A physics research team from the University of St Andrews and Cornell University in the USA has managed to ‘photograph’ the traces left by orbiting electrons in a special oxide material, and their observations could form the basis for the future of electronic technology.
These electrons are not restricted to spending their life round a single atom, but are able to collaborate with other electrons to form delicate and transient objects known as ‘quasiparticles’.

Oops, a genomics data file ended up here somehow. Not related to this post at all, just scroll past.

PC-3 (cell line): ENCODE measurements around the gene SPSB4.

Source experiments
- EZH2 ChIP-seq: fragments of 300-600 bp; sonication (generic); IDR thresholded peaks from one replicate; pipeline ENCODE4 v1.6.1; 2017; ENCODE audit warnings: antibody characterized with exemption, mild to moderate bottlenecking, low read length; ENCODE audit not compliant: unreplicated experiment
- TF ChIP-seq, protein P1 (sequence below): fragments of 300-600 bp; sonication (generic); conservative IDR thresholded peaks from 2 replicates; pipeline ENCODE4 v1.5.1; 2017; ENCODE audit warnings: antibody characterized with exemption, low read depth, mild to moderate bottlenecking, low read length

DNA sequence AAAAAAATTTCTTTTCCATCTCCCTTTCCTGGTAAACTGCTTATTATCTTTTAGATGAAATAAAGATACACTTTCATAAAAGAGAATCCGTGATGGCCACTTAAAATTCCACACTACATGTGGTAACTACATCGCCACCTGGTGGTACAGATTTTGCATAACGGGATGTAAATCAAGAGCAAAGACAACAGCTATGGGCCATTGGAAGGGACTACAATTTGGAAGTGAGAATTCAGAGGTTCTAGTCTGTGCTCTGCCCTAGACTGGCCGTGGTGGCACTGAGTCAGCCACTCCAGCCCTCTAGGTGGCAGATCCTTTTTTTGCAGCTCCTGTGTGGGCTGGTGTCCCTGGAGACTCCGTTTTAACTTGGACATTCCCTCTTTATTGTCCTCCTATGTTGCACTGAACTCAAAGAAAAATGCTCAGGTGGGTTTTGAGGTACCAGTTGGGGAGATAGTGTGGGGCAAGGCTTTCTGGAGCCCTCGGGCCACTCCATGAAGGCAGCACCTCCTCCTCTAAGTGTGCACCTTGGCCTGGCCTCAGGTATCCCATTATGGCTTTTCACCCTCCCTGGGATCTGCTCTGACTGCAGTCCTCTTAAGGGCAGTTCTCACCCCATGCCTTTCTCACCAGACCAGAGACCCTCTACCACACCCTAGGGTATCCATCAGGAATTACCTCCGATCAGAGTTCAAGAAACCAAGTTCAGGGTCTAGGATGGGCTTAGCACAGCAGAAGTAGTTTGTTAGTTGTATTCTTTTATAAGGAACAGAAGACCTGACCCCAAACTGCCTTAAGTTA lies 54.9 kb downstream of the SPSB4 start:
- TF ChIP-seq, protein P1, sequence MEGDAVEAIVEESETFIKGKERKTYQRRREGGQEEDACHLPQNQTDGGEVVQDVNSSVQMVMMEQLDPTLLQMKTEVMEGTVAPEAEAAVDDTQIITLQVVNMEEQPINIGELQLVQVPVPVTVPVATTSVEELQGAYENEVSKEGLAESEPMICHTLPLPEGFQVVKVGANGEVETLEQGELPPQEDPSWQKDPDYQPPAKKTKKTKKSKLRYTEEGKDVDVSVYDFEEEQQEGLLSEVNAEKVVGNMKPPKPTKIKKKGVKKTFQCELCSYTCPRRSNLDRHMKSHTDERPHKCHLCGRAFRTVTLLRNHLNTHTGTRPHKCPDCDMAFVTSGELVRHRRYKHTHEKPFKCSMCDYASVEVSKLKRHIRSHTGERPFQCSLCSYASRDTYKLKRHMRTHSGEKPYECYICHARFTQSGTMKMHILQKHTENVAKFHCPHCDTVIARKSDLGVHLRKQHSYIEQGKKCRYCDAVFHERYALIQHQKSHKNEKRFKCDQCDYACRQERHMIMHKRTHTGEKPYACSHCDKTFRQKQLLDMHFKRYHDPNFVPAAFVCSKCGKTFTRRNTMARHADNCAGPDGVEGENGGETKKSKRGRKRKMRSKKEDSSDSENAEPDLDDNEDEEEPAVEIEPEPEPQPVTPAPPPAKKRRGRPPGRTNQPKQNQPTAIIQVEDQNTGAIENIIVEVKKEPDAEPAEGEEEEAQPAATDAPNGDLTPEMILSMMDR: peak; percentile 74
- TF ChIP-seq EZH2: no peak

In a series of world-firsts published in the journal Nature Physics, the team has produced images of the patterns that these quasiparticles form.
Co-leaders of the project, Professors Andy Mackenzie and Seamus Davis, commented: “This publication is the first from a collaboration that we established in 2006. The experiment is a bit like zooming in with a camera, but our zoom lens can track details one billionth of a millimetre across.
“The results we have achieved so far are only the tip of the iceberg. The really exciting thing is the possibilities they open up. In the long term, we are likely to uncover new properties that will form the basis for future electronic technologies.”